Dear Scalpers, not all of you get off Scot-free and that’s what one scalper is learning; the hard way.
A man in Ohio tried to cash in on the craziness surrounding The Interview, the James Franco-Seth Rogen starring film which went from a “probably won’t even break even” film to one of the most talked about films of 2014 all thanks to the assassination of Kim Jong-un plot.
A man named Jason Best learned that a local movie theater in Clifton, OH would be one of the 300 places screening the controversial flick around the time when Sony was still trying to figure out how to release the film, and decided to purchase 50 passes (at $13 each) to the showing.
Sensing that this would be a way to make a little extra cash, Best decided that he would turn around and sell them online at a higher price; you know, what scalpers do.
“I saw all the hype about ‘The Interview’ on the 23rd and thought, ‘hey, folks are selling these tickets in other cities and it seems like that’s the thing to do right now so why not give it a shot so see how it goes,”’ he said.
And how it went was not what he imagined. His plan backfired.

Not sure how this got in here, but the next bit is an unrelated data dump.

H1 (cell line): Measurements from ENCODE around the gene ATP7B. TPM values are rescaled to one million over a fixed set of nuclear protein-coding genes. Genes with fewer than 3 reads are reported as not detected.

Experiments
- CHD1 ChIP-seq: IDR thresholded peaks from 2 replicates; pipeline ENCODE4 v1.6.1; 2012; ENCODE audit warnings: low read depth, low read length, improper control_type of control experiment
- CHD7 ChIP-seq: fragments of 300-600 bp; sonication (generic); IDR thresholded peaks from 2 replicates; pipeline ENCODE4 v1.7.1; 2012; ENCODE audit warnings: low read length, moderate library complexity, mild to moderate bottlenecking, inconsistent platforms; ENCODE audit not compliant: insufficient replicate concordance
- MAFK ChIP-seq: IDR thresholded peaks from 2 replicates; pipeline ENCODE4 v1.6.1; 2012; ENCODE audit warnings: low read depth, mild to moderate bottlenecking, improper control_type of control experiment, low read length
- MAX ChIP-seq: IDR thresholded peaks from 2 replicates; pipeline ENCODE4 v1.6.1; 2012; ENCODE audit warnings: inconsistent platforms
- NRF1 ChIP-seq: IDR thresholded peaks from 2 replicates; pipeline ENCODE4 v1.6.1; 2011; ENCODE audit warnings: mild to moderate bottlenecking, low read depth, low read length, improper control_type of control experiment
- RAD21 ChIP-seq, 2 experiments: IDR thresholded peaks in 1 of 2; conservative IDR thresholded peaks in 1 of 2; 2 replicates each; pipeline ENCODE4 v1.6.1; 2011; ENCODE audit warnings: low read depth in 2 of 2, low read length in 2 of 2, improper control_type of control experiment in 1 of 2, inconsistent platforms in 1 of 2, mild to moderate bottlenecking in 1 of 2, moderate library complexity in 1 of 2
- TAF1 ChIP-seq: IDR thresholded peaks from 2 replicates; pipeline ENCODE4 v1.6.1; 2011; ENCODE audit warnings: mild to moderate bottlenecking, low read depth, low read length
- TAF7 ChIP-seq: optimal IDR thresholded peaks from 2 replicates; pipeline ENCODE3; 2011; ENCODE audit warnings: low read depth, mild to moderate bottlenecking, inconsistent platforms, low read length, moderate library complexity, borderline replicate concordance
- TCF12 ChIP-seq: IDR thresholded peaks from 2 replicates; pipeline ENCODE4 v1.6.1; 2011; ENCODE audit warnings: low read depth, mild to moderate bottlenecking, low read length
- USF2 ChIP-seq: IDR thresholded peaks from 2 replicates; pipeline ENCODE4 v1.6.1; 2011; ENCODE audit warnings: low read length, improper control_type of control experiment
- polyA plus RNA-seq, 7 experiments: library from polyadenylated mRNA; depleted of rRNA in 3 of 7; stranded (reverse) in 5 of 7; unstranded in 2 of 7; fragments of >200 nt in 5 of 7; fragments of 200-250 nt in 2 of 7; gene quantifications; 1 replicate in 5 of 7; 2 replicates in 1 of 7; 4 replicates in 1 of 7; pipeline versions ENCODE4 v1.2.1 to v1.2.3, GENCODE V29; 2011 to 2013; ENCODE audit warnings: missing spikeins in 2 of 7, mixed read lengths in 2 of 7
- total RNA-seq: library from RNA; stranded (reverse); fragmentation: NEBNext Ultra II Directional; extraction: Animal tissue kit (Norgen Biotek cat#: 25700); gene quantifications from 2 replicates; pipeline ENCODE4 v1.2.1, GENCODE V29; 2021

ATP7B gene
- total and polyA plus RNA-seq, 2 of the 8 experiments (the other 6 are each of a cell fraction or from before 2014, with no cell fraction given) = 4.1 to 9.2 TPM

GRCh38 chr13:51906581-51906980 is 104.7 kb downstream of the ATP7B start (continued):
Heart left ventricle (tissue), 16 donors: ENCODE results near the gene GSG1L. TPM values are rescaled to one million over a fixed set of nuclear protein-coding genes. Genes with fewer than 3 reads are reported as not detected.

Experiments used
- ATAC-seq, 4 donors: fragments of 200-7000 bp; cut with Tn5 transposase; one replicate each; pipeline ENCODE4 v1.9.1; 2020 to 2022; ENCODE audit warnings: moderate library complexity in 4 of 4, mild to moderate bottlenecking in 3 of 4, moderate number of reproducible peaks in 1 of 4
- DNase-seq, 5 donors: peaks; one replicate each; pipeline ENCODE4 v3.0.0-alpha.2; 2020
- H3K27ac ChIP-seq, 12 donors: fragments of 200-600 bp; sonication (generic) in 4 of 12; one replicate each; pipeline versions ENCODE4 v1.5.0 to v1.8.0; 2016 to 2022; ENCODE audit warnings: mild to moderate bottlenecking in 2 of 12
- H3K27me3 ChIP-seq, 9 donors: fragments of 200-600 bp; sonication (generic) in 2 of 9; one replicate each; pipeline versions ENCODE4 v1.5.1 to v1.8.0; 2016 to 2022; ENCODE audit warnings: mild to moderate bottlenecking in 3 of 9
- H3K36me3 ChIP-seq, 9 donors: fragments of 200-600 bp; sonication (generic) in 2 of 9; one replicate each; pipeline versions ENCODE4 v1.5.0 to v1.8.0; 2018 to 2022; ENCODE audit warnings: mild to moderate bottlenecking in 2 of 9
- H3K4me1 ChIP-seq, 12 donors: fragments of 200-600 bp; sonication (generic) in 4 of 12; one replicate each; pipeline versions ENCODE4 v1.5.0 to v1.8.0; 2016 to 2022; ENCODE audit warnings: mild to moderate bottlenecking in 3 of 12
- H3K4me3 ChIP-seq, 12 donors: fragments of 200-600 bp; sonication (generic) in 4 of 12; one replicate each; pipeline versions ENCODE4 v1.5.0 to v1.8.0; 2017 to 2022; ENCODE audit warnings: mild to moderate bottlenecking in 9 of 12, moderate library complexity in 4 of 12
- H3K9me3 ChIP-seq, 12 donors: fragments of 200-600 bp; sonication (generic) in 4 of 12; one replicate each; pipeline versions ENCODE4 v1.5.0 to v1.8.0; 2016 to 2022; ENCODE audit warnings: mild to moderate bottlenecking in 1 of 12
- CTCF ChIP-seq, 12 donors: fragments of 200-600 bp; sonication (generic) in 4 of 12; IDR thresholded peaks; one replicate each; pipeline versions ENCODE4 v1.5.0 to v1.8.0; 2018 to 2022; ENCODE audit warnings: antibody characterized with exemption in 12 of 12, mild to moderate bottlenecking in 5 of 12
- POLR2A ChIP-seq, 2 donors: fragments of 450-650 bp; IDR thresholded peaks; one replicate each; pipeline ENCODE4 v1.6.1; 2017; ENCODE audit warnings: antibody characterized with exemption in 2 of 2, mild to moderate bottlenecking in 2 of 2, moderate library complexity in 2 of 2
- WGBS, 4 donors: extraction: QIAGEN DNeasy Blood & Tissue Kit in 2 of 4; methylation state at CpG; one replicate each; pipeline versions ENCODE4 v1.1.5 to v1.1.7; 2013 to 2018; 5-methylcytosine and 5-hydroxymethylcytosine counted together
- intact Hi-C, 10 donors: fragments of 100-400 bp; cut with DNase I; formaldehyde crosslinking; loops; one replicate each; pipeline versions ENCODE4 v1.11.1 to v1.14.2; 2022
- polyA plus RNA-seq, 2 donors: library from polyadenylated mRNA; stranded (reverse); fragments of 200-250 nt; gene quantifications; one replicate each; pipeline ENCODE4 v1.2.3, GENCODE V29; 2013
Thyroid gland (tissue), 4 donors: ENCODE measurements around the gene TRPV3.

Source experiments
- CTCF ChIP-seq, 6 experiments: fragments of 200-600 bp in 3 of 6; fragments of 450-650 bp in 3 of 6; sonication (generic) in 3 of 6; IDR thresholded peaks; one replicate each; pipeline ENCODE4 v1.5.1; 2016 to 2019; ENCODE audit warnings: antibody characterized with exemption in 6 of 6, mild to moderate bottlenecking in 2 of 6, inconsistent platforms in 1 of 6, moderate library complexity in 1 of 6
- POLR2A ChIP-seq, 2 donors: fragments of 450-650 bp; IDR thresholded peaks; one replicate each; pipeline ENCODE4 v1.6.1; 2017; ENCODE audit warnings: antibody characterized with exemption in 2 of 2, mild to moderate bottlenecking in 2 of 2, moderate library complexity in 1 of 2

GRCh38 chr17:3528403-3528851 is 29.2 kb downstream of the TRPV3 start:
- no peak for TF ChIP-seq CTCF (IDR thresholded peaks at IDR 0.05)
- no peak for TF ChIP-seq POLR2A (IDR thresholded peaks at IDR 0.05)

Soon after the tickets had been purchased, Sony announced they would be streaming the film on sites like YouTube, Hulu, and Netflix for half the price of a movie theater ticket. No need to actually go to a theater.
Now, Best is demanding a refund for the tickets he purchased at the Esquire Theater.
“I thought I’d get my money back because the theater’s website *very clearly* said the tickets were refundable,” he said.
Again, things did not turn out in Best’s favor. He tried to get in touch with the theater and was told they did not have a website and that The Interview was considered a special event.
Turns out, Best had bought the tickets from MovieTickets.com which informs customers that “theater owners reserve the right to withhold refunds for special events.”
As if that wasn’t bad enough, the manager of the theater called Best out by telling him that trying to re-sell those tickets, scalping, was illegal.